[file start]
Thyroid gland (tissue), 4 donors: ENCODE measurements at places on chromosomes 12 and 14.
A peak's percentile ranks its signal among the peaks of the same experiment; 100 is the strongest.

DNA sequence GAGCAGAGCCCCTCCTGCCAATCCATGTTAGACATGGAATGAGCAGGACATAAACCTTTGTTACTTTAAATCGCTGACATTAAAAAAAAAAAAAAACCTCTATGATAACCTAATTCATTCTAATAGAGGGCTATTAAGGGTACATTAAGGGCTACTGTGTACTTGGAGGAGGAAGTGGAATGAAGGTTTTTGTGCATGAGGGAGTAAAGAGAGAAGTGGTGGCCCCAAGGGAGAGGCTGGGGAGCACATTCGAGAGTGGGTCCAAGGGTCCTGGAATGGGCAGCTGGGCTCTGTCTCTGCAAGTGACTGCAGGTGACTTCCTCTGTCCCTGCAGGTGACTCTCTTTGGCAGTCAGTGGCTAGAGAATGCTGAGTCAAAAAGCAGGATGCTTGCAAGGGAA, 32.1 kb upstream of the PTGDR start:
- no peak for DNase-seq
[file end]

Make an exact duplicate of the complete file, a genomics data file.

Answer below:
Thyroid gland (tissue), 4 donors: ENCODE measurements at places on chromosomes 12 and 14.
A peak's percentile ranks its signal among the peaks of the same experiment; 100 is the strongest.

DNA sequence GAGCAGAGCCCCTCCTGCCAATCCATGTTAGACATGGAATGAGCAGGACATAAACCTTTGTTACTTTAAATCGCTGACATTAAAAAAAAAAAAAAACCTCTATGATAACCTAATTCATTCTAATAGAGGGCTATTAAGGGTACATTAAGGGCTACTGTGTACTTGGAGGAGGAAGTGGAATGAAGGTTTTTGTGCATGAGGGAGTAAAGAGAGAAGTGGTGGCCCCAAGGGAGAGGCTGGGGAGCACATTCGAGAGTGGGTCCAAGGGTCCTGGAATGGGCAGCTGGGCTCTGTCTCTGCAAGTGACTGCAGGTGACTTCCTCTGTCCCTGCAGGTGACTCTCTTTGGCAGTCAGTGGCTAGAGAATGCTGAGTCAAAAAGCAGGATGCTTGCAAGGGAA, 32.1 kb upstream of the PTGDR start:
- no peak for DNase-seq